Photos

20 Powerful Images From South Africa's Student Protests in Cape Town

South Africa’s #FeesMustFall2016 protests through the lens of a first-year student at the University of Cape Town.

Students at universities throughout South Africa are protesting for the second year in a row over rising tuition fees and institutionalised colonialism. Last October, a proposed 10.5 fee increase sparked the nationwide #FeesMustFall movement, which culminated in President Jacob Zuma announcing there would be no fee increases for the 2016 academic year. What would happen to fees in the 2017 academic year was still anyone’s guess.


On Monday, just over 11 months since the initial onset of #FeesMustFall, South Africa’s Higher Education Minister, Blade Nzimande, set off a wave of shutdowns when he announced it will be up to the individual universities to decide if they’ll raise fees for the upcoming academic year, with a suggested cap of eight percent.

The announcement came with immediate pushback from student leaders at the universities of Witwatersrand, Pretoria, Cape Town and various other institutions throughout South Africa, where students have been protesting and going head-to-head with South African police all week.

In Cape Town, a new wave of demonstrations have been building for days. In the photo story below, we see the September 2016 protests at UCT through the lens of a first-year student by the name of Raz. The images begin on the 12th of September, when Robertson Winery workers, protesting for increased wages, joined students on campus. They pick up inside Jameson Hall this past Monday, the day of Nzimande’s #Fees2017 announcement, where we see students gather for a lecture on decolonisation by UCT Politics Professor Lwazi Lushaba. They culminate on Tuesday, the first day of the shutdown.

Photo by Raz.

Photo by Raz.

Photo by Raz.

Photo by Raz.

Photo by Raz.

Photo by Raz.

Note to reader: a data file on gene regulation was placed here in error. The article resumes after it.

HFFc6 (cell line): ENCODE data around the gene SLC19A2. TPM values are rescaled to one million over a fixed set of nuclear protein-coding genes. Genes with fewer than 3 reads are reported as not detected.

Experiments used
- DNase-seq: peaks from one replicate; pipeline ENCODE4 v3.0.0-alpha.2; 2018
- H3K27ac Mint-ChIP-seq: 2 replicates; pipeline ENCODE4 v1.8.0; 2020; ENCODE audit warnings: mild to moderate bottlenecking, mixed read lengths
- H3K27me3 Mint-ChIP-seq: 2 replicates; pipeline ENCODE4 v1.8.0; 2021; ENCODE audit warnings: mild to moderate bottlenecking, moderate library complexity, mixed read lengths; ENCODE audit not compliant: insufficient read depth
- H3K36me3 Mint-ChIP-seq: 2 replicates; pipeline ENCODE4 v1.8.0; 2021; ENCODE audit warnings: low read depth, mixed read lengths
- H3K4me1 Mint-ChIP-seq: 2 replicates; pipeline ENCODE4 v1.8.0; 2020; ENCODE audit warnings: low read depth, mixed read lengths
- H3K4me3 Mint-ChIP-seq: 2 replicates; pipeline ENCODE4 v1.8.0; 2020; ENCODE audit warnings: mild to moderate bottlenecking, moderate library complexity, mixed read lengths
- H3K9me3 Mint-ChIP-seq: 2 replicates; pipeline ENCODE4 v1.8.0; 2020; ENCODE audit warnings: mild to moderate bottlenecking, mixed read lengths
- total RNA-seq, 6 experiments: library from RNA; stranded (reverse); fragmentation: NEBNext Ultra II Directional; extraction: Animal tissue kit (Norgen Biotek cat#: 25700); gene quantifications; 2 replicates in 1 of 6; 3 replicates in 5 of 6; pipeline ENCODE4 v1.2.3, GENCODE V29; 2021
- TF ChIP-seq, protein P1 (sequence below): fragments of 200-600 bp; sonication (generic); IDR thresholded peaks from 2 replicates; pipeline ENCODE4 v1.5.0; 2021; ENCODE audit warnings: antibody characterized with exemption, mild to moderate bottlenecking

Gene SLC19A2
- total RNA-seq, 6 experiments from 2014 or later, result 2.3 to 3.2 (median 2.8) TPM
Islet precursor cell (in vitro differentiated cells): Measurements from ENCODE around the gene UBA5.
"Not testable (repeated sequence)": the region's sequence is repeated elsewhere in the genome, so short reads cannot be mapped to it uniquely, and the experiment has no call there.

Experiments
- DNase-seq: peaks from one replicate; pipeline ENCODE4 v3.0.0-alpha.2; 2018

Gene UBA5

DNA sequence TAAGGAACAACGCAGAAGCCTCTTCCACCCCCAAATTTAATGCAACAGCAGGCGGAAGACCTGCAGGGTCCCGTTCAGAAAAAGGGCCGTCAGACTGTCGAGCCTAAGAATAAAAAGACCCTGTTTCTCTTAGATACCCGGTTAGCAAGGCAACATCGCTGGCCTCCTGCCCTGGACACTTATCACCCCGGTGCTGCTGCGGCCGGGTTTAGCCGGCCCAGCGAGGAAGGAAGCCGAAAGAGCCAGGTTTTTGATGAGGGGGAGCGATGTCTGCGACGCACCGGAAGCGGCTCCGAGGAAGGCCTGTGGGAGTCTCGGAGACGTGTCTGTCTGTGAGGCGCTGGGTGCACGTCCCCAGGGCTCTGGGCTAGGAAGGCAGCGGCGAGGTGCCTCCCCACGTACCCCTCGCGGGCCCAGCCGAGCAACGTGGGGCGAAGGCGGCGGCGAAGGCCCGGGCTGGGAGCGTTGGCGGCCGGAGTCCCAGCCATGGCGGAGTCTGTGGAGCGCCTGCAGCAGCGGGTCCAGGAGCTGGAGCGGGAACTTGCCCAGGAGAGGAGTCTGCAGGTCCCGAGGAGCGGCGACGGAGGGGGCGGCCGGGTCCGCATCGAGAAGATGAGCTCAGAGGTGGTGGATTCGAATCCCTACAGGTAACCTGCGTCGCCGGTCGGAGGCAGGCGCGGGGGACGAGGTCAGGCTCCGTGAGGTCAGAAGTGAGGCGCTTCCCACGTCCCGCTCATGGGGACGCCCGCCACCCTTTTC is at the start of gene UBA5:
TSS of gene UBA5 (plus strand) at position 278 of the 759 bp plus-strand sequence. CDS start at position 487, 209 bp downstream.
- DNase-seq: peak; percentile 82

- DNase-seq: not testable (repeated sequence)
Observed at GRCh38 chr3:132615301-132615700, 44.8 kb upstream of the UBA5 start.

Photo by Raz.

Photo by Raz.

Photo by Raz.

Photo by Raz.

Photo by Raz.

Photo by Raz.

Photo by Raz.

Photo by Raz.

Photo by Raz.

Photo by Raz.

Photo by Raz.

Photo by Raz.

Photo by Raz.

Photo by Raz.

Music
Photo by Don Paulsen/Michael Ochs Archives/Getty Images

Hugh Masekela's New York City Legacy

A look back at the South African legend's time in New York City and his enduring presence in the Big Apple.

In Questlove's magnificent documentary, Summer of Soul, he captures a forgotten part of Black American music history. But in telling the tale of the 1969 Harlem Cultural Festival, the longtime musician and first-time filmmaker also captures a part of lost South African music history too.

Among the line-up of blossoming all-stars who played the Harlem festival, from a 19-year-old Stevie Wonder to a transcendent Mavis Staples, was a young Hugh Masekela. 30 years old at the time, he was riding the wave of success that came from releasing Grazing in the Grass the year before. To watch Masekela in that moment on that stage is to see him at the height of his time in New York City — a firecracker musician who entertained his audiences as much as he educated them about the political situation in his home country of South Africa.

The legacy Masekela sowed in New York City during the 1960s remains in the walls of the venues where he played, and in the dust of those that are no longer standing. It's in the records he made in studios and jazz clubs, and on the Manhattan streets where he once posed with a giant stuffed zebra for an album cover. It's a legacy that still lives on in tangible form, too, in the Hugh Masekela Heritage Scholarship at the Manhattan School of Music.

The school is the place where Masekela received his education and met some of the people that would go on to be life-long bandmates and friends, from Larry Willis (who, as the story goes, Masekela convinced to give up opera for piano) to Morris Goldberg, Herbie Hancock and Stewart Levine, "his brother and musical compadre," as Mabusha Masekela, Bra Hugh's nephew says.

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